- Those who have had prolonged close contact with the case in a household type setting during the seven days before onset of illness. Examples of such contacts would be those living and/or sleeping in the same household (including extended household), pupils in the same dormitory, boy/girlfriends, or university students sharing a kitchen in a hall of residence. Evidence grade C
- Those who have had transient close contact with a case only if they have been directly exposed to large particle droplets/secretions from the respiratory tract of a case around the time of admission to hospital (see section 8 of Full HPA guidance).Evidence grade D.
Prophylaxis NOT indicated (unless already identified as close contacts) for
- Staff and children attending same nursery or crèche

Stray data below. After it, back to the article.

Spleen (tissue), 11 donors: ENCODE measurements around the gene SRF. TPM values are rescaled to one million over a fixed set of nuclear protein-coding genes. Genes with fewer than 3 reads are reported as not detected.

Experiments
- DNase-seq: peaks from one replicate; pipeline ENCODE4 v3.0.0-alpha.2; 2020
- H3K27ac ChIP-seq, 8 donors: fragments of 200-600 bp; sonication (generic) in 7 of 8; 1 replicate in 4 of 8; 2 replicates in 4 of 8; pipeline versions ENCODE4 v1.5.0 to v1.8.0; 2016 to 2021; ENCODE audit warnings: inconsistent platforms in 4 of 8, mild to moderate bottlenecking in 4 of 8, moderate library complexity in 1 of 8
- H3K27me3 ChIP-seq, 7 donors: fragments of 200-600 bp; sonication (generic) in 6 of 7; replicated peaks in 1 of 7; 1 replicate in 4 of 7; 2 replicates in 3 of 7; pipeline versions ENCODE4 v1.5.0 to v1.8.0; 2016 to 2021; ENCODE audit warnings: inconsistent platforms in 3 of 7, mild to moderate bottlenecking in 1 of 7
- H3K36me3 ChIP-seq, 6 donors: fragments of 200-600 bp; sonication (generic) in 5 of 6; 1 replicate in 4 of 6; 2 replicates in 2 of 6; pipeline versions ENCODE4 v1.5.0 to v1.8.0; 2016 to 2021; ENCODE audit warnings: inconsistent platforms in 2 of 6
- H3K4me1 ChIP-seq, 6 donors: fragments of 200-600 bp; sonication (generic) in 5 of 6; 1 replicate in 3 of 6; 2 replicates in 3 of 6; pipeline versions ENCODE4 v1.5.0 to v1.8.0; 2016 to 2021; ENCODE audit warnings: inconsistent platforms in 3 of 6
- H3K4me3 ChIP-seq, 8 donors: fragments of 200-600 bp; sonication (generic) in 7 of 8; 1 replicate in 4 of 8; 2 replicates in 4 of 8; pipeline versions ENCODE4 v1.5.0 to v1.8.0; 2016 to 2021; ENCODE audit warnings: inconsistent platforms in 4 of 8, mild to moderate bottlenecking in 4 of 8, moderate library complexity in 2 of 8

- Students/pupils in same school/class/tutor group
- Work or school colleagues
- Residents of nursing/residential homes
- Kissing on cheek or mouth (intimate kissing would normally bring the contact into the close prolonged contact category)
- Food or drink sharing or similar low level of salivary contact
- Attending the same social function
- Travelling in next seat on same plane, train, bus, or car.
Evidence grade D
Antibiotic prophylaxis should be given as soon as possible (ideally within 24 hours) after the diagnosis of the index case. Evidence grade C
Information taken from the Health Protection agency - Guidance for public health management of meningococcal disease in the UK, Version 01.4-2011, http://www.hpa.org.uk/web/HPAwebFile/HPAweb_C/1194947389261
Suspected Meningococcal Disease
|Target patient group:|
|Target professional group(s):||Primary Care Doctors
- Fraser A, Gafter-Gvili A, Paul M, Leibovici L. Antibiotics for preventing meningococcal infections. Cochrane Database Syst Rev. 2006 Oct;(4):CD004785.
- Connell W, Miller A. Treating inflammatory bowel disease during pregnancy: risks and safety of drug therapy. Drug Saf. 1999 Oct;21(4):311–23.